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Review: Judges Under Pressure


- Kacper Lisowski’s angry look at Poland’s judicial crisis occasionally mumbles, but certainly doesn’t hold back

Review: Judges Under Pressure

Kacper Lisowskis WatchDocs opener Judges Under Pressure [+see also:
interview: Kacper Lisowski
film profile
, which premiered at IDFA barely one month ago, is an imperfect film, and understandably so – it’s an emotional reaction to what’s happening in Poland, where the government is seemingly doing its best to undermine judicial independence, rather than a measured take on the events that have already settled in. Once it hits its stride – and decides not to explain everything – it flies by, aided tremendously by an energetic, toe-tapping soundtrack that gives it a more mischievous vibe than one would have the right to expect.

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When singer Maria Peszek states in “Sorry, Poland” a song featured in the film – that she wouldn’t give her country even one drop of blood, there is no need to ask what she means. For the last few years, after its swerve into right-wing populism, Poland has been making headlines with terrifying regularity. The threat to its rule of law, just like the near-total abortion ban, has resulted in mass protests, and Judges Under Pressure is, predictably, a one-sided tale, with pretty much any scene featuring the ruling Law and Justice party, or their supporters, painting them as idiots, villains or both. Which just adds to the general feeling that this is an angry film, about angry people, just seconds away from repeating that immortal refrain yelled out by Howard Beale years ago.

That this doc will be better understood in Poland is certain, but when faced with such a complex topic, Lisowski does what needs to be done: he follows some very engaging protagonists. The likes of judge Igor Tuleya are just, for lack of a better way to put it, fun to watch. A bundle of nerves dependent on nicotine like some depend on air, yet always ready to talk, he proves that any mentions of “judicial aristocracy”, as some politicians like to repeat here, are pointless. These are all pretty normal people, suddenly unable to do their jobs, and driven to madness by bureaucracy, online attacks (some allegedly masterminded by the Ministry of Justice itself) and the constant fear that they might not be able to provide for their families. “It drags on, no matter the charges,” someone says. Then again, whenever someone mentions Kafka’s The Trial, you already know things are bad.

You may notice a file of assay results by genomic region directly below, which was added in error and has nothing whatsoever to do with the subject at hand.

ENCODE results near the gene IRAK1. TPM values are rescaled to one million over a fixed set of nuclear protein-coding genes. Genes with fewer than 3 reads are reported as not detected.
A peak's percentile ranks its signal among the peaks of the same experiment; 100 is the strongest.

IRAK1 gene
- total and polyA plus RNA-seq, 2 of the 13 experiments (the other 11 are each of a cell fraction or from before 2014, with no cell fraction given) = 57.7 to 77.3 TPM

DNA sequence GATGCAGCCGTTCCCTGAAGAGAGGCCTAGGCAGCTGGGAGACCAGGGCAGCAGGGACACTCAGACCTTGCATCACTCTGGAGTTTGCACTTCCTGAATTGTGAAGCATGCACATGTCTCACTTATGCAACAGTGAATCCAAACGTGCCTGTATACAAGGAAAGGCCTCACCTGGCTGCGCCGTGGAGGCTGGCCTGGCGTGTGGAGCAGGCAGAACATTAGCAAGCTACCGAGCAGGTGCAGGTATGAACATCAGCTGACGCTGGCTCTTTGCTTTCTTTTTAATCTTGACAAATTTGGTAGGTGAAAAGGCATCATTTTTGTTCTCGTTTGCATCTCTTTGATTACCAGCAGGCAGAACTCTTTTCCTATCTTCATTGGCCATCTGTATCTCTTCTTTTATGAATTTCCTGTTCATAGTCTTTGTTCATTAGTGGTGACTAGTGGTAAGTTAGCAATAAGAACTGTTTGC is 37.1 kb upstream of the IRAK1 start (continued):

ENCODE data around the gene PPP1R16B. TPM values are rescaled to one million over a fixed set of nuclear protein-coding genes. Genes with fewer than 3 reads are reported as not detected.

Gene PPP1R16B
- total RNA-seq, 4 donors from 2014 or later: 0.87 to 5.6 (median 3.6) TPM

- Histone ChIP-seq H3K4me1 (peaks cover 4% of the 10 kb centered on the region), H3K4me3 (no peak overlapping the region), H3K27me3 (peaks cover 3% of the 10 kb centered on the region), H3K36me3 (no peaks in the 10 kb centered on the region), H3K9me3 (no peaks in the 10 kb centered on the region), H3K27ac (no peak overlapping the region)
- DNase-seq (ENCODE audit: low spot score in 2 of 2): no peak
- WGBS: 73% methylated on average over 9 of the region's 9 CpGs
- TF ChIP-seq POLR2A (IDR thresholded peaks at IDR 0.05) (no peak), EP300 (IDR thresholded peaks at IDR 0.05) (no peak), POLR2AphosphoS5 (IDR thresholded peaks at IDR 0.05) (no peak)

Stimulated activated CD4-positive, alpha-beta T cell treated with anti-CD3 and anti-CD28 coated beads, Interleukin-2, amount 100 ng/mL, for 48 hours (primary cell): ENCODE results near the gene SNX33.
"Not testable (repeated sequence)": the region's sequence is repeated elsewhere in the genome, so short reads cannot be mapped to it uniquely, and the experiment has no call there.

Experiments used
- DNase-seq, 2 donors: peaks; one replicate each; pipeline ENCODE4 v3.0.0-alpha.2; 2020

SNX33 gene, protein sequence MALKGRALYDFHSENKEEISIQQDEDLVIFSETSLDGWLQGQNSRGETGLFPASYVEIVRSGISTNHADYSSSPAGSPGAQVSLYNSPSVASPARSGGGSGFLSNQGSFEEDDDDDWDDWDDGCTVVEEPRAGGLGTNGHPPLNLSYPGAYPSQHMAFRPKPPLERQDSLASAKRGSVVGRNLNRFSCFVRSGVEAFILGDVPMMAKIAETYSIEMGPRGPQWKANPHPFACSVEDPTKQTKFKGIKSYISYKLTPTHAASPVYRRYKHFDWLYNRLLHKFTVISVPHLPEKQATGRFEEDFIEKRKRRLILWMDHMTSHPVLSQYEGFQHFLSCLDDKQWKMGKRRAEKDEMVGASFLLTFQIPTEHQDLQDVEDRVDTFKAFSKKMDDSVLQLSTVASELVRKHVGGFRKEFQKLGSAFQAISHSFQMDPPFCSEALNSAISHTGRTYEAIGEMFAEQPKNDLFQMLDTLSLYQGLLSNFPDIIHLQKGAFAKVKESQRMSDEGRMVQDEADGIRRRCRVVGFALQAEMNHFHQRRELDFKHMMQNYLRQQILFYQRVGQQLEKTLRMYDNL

The idea to ask some of the young protesters what, in their opinion, the law is actually for, doesn’t quite cut it – with answers like “protecting those who need protection and support” and “hearing those without a voice”, it feels like a school assignment. There are quotes by Montesquieu and Atticus Finch, too, but there is no need for such embellishments – not when the current president openly argues that “our justice system must be fixed” and his supporters proceed by singing out his name, Andrzej Duda, like it’s Leonard Cohen’s “Hallelujah”. Which, frankly, needs to be seen to be believed, so bring on YouTube.

It’s almost odd that one needs to “humanise” judges in order to make people care, to hear them say they are not “cyborgs”, and have emotions and feelings. But it’s true that there has always been something sheltered about their occupation, their black robes and their power. Seeing them interact with mere mortals, also at rock festivals, of all places, or even asking for help, feels strange – yet clearly, this is the way to go. Lisowski’s film follows the same advice, coming as close as possible and paying more attention to their individual struggles than all the facts and figures. There are small wins here, like having international judges support their fight – also because quite a few have experienced at first hand what happens when this kind of freedom is taken away (hello, Turkey). But when someone starts wondering aloud if they already live in an authoritarian country, the conclusions are, well, not optimistic. Sorry, Poland.

Judges Under Pressure, written by Iwona Harris and Kacper Lisowski, was produced by Poland’s Lollipop Films, which is also handling the world sales.

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